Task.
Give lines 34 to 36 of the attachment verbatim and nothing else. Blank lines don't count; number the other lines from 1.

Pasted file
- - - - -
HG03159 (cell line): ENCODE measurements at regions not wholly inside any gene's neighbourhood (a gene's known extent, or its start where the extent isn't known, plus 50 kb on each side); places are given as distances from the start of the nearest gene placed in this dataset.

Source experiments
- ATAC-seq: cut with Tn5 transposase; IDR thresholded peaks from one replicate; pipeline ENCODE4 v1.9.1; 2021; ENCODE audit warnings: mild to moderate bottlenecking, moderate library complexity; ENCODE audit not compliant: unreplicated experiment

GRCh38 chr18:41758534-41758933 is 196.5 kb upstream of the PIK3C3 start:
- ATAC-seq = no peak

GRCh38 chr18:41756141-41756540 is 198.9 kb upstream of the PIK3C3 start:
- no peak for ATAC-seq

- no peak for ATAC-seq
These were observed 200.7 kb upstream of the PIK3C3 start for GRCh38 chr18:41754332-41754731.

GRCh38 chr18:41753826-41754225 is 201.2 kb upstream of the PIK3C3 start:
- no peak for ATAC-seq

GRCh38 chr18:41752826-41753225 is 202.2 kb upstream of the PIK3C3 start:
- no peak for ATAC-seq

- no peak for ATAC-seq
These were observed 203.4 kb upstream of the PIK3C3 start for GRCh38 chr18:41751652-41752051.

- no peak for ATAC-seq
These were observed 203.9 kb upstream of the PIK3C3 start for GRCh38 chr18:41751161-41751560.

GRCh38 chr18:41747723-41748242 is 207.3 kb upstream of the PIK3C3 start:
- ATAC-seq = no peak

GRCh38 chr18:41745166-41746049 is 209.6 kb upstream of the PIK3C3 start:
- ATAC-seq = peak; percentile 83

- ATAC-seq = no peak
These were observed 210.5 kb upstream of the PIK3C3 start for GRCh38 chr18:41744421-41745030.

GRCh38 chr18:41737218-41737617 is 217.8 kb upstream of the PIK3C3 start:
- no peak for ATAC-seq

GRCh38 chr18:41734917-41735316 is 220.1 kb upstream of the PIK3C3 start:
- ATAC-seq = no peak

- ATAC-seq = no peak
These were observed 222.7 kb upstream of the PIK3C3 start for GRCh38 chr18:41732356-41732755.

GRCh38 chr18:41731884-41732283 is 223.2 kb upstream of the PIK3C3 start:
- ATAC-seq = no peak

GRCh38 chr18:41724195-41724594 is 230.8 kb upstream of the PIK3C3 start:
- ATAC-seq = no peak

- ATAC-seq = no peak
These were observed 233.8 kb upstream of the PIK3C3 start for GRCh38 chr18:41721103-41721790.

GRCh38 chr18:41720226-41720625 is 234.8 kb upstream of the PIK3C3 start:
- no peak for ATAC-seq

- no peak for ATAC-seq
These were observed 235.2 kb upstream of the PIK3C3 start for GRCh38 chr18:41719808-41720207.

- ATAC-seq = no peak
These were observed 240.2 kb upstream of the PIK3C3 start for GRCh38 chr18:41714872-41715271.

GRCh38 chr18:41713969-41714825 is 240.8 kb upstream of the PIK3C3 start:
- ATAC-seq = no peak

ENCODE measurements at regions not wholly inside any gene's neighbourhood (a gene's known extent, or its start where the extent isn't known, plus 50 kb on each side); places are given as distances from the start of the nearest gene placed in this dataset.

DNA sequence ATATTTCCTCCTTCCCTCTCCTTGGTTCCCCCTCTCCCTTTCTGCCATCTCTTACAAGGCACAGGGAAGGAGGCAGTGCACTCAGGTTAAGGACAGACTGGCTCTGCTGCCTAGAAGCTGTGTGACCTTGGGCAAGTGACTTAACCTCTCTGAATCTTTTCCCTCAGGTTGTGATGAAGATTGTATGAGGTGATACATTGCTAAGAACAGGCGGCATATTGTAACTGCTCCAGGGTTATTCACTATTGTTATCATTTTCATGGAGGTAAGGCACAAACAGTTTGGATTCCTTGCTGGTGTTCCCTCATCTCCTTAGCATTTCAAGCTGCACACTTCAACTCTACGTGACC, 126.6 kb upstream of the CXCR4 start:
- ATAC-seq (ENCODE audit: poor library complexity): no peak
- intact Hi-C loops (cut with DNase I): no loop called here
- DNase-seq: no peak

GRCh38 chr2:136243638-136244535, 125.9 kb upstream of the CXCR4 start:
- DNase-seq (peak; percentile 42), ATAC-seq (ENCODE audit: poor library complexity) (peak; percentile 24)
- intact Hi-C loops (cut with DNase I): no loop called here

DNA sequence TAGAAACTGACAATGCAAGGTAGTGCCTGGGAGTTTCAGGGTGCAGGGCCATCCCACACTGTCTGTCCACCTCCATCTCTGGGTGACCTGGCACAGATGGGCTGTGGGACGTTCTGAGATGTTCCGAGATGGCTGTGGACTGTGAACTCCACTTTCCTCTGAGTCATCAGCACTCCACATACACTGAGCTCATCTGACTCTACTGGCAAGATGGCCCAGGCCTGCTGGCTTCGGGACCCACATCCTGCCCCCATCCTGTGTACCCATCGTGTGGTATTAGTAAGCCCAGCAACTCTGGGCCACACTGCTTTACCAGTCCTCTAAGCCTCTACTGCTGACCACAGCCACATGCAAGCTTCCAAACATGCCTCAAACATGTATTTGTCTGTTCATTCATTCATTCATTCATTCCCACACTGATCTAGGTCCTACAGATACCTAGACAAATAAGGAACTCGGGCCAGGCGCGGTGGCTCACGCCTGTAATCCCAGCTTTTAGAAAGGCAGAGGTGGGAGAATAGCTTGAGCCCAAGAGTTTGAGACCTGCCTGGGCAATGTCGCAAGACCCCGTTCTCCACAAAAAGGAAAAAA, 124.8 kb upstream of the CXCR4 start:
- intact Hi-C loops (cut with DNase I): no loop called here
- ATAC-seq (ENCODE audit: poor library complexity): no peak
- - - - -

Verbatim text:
- ATAC-seq = no peak
These were observed 233.8 kb upstream of the PIK3C3 start for GRCh38 chr18:41721103-41721790.

GRCh38 chr18:41720226-41720625 is 234.8 kb upstream of the PIK3C3 start: